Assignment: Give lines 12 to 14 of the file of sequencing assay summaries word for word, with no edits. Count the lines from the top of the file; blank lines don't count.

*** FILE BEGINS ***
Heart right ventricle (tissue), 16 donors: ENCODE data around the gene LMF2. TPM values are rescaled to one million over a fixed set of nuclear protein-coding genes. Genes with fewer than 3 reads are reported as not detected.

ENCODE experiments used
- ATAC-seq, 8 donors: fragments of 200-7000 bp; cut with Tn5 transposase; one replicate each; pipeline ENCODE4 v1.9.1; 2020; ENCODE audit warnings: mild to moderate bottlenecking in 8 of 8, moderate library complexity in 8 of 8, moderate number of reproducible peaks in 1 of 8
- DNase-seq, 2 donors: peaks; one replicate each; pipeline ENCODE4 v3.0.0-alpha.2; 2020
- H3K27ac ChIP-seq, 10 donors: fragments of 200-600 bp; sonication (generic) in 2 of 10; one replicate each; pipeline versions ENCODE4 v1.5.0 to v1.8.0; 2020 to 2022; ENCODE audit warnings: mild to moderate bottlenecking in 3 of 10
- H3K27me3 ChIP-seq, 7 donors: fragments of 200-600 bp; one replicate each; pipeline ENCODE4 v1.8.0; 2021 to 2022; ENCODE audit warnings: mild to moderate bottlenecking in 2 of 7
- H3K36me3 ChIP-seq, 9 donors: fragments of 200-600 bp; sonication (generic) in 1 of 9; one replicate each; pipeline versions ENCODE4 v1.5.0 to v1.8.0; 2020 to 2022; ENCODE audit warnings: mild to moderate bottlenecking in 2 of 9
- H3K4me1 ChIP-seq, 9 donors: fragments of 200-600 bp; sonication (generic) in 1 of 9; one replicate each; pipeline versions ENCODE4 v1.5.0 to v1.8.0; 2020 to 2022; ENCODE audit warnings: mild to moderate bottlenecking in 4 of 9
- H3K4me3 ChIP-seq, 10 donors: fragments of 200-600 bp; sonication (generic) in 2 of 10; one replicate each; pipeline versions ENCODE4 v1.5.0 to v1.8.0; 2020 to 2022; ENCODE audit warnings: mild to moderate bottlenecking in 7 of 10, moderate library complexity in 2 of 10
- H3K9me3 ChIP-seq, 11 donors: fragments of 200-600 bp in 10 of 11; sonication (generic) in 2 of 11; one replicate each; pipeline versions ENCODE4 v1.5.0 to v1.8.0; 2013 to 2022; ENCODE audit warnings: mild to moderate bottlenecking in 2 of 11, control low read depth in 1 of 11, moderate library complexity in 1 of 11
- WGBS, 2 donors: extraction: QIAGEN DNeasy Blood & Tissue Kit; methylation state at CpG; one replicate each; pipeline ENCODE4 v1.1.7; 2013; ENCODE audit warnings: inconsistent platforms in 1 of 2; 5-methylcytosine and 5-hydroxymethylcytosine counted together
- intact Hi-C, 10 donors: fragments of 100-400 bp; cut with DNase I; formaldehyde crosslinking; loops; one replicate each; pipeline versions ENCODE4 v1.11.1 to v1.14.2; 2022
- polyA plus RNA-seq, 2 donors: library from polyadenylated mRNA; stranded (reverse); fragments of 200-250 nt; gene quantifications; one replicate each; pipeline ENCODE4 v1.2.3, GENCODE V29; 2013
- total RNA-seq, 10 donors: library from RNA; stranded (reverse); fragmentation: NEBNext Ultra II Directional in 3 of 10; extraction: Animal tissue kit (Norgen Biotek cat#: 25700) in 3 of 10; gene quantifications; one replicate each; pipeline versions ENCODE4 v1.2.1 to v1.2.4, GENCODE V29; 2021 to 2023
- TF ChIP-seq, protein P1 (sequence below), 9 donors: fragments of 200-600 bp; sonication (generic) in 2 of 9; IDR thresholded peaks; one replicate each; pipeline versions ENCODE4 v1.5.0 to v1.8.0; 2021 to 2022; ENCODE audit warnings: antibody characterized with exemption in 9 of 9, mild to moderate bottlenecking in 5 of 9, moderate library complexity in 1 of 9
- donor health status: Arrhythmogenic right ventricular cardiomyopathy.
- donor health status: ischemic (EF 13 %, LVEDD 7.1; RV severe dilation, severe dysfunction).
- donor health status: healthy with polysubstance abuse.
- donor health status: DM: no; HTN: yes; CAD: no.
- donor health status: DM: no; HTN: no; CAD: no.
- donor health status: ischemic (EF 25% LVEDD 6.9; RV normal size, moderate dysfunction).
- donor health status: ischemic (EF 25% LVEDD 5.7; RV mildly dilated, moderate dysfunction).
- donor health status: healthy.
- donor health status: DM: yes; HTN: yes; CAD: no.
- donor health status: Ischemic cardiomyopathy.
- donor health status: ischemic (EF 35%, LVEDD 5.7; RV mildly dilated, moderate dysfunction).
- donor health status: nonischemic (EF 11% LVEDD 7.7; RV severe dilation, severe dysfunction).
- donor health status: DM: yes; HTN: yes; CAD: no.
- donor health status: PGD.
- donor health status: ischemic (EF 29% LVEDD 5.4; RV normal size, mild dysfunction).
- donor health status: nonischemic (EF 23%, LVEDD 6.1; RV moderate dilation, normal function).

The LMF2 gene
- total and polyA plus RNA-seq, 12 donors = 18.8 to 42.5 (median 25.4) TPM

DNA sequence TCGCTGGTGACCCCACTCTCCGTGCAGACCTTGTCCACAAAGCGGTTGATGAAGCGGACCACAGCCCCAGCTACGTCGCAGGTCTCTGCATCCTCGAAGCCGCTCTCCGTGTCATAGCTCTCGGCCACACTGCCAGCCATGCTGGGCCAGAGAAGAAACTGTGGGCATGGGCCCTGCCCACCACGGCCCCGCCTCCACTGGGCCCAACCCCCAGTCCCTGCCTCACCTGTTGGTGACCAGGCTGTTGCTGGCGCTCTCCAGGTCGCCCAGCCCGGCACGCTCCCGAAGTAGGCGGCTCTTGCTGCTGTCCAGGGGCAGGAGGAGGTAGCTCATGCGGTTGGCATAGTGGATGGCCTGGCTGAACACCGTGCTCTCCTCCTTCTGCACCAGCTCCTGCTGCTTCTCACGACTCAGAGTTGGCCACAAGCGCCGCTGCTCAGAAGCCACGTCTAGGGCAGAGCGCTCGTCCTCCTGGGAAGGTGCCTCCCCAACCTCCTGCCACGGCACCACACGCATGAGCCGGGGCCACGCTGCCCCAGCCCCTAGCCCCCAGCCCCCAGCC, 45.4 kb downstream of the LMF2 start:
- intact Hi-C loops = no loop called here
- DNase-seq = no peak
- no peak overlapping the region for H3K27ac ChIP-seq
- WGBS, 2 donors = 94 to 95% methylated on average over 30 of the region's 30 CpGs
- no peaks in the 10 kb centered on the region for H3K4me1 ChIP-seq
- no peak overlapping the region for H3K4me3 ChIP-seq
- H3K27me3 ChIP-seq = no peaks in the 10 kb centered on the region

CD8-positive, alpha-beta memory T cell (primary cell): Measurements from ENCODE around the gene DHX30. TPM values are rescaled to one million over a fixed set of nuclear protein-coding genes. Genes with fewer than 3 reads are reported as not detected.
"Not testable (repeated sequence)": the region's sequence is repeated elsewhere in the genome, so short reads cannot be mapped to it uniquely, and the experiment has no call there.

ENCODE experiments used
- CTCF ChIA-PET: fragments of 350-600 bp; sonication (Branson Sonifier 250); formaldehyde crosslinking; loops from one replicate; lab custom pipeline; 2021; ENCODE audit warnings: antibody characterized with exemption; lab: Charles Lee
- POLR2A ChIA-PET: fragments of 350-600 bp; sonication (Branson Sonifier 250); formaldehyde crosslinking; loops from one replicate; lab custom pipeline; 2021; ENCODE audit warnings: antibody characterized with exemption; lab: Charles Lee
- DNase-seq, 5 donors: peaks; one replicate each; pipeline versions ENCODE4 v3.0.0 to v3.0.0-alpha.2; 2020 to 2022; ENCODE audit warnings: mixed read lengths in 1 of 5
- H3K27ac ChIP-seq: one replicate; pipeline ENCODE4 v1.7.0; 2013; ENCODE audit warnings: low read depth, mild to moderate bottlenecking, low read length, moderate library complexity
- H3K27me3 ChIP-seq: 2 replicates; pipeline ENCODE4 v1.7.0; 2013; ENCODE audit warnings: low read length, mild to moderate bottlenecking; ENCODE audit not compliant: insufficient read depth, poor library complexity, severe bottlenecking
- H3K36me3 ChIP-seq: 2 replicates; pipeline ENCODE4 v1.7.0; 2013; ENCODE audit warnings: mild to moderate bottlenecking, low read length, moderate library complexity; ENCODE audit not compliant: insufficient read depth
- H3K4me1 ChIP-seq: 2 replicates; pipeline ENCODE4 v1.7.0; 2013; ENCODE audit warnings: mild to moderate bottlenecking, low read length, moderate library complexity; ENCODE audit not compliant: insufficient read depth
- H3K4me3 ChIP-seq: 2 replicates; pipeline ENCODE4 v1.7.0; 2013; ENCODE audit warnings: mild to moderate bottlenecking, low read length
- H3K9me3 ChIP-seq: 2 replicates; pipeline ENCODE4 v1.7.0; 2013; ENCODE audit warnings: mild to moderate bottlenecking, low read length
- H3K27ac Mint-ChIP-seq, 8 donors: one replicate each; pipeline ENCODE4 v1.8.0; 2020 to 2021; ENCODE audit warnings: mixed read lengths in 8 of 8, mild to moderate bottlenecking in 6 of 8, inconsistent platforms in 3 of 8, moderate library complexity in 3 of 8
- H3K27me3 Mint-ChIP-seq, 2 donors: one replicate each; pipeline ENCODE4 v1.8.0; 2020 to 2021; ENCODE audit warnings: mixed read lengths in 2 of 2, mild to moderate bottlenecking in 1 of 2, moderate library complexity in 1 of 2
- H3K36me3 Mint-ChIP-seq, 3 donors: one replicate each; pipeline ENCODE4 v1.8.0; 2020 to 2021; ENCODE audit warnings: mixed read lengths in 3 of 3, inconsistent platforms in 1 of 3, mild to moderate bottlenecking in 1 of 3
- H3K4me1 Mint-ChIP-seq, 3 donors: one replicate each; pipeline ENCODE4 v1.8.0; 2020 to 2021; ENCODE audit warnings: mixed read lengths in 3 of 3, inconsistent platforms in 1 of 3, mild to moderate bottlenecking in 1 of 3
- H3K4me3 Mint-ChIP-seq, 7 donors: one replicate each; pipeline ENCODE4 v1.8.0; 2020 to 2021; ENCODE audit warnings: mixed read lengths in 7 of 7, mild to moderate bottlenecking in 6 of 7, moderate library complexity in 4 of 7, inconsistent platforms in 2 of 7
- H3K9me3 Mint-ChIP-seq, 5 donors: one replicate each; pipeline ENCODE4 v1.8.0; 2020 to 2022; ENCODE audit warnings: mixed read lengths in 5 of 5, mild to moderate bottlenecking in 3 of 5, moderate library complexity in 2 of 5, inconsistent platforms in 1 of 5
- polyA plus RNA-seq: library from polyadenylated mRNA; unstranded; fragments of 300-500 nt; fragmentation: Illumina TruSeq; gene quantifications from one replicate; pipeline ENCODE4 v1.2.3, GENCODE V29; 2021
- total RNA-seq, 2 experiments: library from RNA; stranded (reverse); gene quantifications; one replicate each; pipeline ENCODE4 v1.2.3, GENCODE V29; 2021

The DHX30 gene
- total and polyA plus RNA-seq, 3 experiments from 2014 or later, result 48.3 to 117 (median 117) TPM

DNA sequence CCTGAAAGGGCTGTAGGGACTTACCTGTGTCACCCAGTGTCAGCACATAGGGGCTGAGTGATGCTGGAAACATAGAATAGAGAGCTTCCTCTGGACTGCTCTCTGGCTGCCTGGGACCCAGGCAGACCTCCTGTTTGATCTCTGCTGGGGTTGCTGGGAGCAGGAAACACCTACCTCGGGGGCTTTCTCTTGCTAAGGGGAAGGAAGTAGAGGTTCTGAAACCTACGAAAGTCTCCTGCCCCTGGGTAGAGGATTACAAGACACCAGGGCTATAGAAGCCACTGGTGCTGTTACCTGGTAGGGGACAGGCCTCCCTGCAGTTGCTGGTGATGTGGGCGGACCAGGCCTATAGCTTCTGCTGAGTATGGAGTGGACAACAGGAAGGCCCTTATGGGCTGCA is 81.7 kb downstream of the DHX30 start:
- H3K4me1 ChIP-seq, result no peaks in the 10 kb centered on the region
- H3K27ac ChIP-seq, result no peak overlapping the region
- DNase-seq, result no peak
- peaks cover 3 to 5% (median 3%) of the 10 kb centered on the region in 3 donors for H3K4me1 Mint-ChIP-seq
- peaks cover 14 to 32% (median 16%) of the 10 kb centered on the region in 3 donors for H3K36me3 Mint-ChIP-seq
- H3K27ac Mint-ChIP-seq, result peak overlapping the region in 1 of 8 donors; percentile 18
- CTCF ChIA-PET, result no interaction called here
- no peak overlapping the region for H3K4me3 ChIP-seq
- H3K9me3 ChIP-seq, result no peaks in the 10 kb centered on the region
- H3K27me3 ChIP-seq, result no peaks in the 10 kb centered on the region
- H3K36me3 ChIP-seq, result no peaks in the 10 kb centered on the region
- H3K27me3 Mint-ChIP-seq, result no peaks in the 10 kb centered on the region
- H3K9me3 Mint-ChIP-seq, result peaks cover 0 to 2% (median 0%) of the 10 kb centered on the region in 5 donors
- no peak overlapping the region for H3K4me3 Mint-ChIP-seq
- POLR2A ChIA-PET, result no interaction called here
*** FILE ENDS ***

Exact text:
- intact Hi-C, 10 donors: fragments of 100-400 bp; cut with DNase I; formaldehyde crosslinking; loops; one replicate each; pipeline versions ENCODE4 v1.11.1 to v1.14.2; 2022
- polyA plus RNA-seq, 2 donors: library from polyadenylated mRNA; stranded (reverse); fragments of 200-250 nt; gene quantifications; one replicate each; pipeline ENCODE4 v1.2.3, GENCODE V29; 2013
- total RNA-seq, 10 donors: library from RNA; stranded (reverse); fragmentation: NEBNext Ultra II Directional in 3 of 10; extraction: Animal tissue kit (Norgen Biotek cat#: 25700) in 3 of 10; gene quantifications; one replicate each; pipeline versions ENCODE4 v1.2.1 to v1.2.4, GENCODE V29; 2021 to 2023